With Halliwell’s songs exquisitely coloured in by a band of accomplished musicians from the likes of Distractions, June Brides and Wild Swans, ‘Once More From The Top’ is by turns magnificent, self-indulgent folly and remarkably accomplished masterpiece. The two are not incompatible.
One irony of writing these advent entries is that a ‘review’ of a record is highly unlikely to carry much weight with me. So quite what I expect other people to make of these, goodness only knows. Then again, I could probably give you the list of names of everyone reading this. It would probably fill a small page in my A5 notebook. And my writing is quite large and sprawling.
The point of which is to say that I once read a particularly unkind review of ‘The Race For Space’ that, essentially, boiled down to that fact that the reviewer was in accordance with Ken in 'Freaks in Geeks' in averring that “Space blows”. Now I’m no Science geek, but I admit that I rather like both the concept and the execution of this record. That same review made a point about there being more up to date achievements with regards space travel that would be more appropriate to celebrate but frankly that just wilfully misses the point and misunderstands the way that history works. The point at which events move from being contemporary moments to historical memories may be marvellously arbitrary, but there is something very appealing in hearing these particular snatches of Space history re-configured into new forms, given new breath and scope.
Sonically, there is much in ‘Race For Space’ that still thrills me some ten months on from its original release. The crescendo of ‘Sputnik’ building magnificently around the bleep of the satellite (the recent remixes 12” is similarly splendid); the witty funk groove of ‘Gagarin’; the sombre Orb-like gloom of ‘Fire In The Cockpit’; the motorik blast-off Pop exuberance of ‘Go!’; the Global Communications drift of set closer ‘Tomorrow’. All proof that whilst Space might blow, ‘The Race For Space’ certainly doesn’t.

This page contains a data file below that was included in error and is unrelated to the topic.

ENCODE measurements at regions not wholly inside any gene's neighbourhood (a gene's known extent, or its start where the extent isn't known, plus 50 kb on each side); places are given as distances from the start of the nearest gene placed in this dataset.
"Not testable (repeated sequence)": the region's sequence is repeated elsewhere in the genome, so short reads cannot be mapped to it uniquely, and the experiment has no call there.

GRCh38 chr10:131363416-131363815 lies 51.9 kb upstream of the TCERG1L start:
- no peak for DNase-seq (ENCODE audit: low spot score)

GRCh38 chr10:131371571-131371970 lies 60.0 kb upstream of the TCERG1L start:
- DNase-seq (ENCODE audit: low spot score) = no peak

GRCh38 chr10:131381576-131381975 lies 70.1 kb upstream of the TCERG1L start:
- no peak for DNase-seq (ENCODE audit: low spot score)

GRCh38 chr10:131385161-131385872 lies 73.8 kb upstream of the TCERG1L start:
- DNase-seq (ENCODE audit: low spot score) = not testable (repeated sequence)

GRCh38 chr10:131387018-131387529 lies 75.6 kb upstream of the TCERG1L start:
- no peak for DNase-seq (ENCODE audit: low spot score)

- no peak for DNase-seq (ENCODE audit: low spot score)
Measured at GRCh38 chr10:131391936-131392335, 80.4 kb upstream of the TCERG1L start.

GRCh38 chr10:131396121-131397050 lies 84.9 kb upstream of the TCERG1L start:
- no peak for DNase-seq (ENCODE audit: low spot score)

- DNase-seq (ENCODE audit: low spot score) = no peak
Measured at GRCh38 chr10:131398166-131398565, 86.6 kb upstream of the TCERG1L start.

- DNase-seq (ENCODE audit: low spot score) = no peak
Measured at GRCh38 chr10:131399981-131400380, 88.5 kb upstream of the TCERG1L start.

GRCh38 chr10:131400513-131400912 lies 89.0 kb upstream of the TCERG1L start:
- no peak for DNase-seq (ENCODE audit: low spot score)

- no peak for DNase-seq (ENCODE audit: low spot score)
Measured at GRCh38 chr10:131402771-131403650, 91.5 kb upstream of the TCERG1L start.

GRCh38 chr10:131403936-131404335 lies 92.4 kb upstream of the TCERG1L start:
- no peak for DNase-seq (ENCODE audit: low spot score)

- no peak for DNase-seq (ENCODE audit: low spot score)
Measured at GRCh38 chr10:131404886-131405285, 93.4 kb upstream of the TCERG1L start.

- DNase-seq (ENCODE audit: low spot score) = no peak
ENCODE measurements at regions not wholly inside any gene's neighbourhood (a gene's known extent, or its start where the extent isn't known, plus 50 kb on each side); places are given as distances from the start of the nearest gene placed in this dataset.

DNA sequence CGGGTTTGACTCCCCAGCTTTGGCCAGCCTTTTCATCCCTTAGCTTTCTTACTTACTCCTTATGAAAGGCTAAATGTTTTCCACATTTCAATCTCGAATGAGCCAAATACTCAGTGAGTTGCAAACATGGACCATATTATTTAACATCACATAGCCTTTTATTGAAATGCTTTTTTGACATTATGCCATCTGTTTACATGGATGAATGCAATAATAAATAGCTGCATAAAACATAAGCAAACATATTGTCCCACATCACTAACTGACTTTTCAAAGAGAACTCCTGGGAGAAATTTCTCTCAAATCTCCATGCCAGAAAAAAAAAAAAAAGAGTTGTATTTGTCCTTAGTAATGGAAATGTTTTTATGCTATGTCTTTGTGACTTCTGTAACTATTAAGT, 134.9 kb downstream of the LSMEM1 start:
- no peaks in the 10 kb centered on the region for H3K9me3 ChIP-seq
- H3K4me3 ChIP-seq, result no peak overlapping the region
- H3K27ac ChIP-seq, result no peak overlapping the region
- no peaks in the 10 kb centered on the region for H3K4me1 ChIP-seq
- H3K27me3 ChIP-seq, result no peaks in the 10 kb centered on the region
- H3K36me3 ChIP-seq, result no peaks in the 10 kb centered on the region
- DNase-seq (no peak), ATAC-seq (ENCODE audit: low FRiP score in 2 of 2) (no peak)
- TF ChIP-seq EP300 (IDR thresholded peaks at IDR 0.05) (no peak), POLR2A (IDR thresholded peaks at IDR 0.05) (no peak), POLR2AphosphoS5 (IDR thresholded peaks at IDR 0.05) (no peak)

‘The Race For Space’ is available from your favourite record store or online purveyor of digital downloads.
If you did not already realise it, the Unpopular advent series is a collection of some of my favourite records of the year, yet is not really organised in anything other than the very vaguest attempt at a rank order. Really, when you have laboured so long to whittle down to a shortlist of just 24 records, notions of ‘this one is better than that one’ really no longer come into it. The reality therefore is that all of these records could at some point be said to be favourites of the year. When this set came out in October it was almost immediately guaranteed a place in this list. Certainly playing it again this week in the car on my drive through dank and dark December mornings and evenings has earned it that sobriquet all over again.
There are few better records to cheer one up at this time of year than one so deliciously suffused with the spirit of soft sunshine psychedelia. ‘Cosmic Radio Station’ really could not have been more aptly titled for it is filled with the beamed in reference echoes of a myriad of names that ought to make you dream of finer places. Yes, the expected New Zealand sounds from the past are present in the likes of Straitjacket Fits, The Clean and Verlaines, yet there are also delicious tastes of Roback’s Rain Parade and Opal; vague silhouettes of ‘No Other’ or Parsons lurking in the murky middle distance; the cloak of West Coast Pop Art Experimental Band (from whose song I am assuming/hoping they took their name) artfully hung on the peg in the corner. As I said, ‘Cosmic Radio Station’ really could not have been more aptly titled.
In another year of exemplary releases from New Zealand artists, this one stands proudly towards the top of the pile.
Accordions and sweary words ahoy! Seven years ago I kind of re-discovered the genius of Simon Rivers and his Last Party / Bitter Springs groups through the magic of digital downloads. Some words were penned over here. References were made to Shena Mackay and self-destructing tapes. Reading those words again I find myself warmed by that.